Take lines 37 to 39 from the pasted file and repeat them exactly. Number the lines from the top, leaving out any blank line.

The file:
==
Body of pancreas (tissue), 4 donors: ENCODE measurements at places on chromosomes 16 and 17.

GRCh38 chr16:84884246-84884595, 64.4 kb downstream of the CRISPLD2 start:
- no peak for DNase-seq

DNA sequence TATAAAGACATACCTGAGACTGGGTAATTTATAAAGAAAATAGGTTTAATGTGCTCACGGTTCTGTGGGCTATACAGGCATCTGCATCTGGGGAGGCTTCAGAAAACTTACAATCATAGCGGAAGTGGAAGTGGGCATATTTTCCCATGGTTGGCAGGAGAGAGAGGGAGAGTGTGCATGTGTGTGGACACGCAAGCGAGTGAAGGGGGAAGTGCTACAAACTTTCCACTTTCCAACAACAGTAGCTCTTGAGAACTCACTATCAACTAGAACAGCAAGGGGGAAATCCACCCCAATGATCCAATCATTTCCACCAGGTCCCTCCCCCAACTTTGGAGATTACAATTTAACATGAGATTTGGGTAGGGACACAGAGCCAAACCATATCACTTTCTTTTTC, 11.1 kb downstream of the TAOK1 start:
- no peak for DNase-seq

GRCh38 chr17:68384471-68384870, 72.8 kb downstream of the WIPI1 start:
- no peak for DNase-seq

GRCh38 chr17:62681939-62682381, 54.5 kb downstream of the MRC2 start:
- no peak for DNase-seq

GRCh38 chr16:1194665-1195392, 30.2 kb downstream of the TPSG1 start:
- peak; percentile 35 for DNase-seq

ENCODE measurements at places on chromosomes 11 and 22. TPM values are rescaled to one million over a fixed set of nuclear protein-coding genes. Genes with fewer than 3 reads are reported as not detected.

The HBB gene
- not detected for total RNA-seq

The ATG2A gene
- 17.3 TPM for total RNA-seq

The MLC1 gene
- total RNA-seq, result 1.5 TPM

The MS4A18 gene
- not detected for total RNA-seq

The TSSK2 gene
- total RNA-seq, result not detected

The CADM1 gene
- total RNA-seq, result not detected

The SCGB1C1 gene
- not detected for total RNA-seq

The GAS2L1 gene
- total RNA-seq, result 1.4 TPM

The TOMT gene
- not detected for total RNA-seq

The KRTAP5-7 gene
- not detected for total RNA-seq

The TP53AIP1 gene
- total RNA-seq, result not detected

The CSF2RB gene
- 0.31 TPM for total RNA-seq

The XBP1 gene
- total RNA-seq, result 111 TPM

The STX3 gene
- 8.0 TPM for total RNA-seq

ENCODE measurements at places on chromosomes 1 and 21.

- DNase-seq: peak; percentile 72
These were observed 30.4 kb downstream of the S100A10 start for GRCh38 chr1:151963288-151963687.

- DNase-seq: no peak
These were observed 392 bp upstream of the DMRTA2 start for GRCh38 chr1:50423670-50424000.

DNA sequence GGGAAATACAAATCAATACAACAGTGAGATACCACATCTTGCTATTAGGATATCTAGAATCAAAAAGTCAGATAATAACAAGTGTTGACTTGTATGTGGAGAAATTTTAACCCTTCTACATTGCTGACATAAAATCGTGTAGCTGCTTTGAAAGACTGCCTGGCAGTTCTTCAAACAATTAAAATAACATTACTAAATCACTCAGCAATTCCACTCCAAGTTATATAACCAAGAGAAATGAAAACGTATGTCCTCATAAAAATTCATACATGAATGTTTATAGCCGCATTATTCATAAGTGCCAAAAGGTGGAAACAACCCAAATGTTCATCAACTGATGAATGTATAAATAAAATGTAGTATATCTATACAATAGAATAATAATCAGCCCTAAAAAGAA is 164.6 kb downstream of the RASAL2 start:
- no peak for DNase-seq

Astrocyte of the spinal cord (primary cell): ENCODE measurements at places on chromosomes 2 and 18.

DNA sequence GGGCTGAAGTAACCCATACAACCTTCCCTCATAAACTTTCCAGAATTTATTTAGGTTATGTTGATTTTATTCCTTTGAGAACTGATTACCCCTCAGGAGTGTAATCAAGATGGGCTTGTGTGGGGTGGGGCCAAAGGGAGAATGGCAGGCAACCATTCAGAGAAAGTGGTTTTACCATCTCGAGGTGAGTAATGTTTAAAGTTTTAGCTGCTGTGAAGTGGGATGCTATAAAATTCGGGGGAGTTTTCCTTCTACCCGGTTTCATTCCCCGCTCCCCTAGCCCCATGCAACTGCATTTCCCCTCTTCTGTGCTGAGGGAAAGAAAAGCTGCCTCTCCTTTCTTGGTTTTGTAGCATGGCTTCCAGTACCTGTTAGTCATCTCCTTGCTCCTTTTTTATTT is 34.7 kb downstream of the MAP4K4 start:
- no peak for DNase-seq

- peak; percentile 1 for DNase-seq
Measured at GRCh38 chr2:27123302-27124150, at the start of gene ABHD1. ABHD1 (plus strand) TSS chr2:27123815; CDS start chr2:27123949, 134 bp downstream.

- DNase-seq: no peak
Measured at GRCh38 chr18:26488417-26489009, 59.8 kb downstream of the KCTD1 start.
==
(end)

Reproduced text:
The XBP1 gene
- total RNA-seq, result 111 TPM

The STX3 gene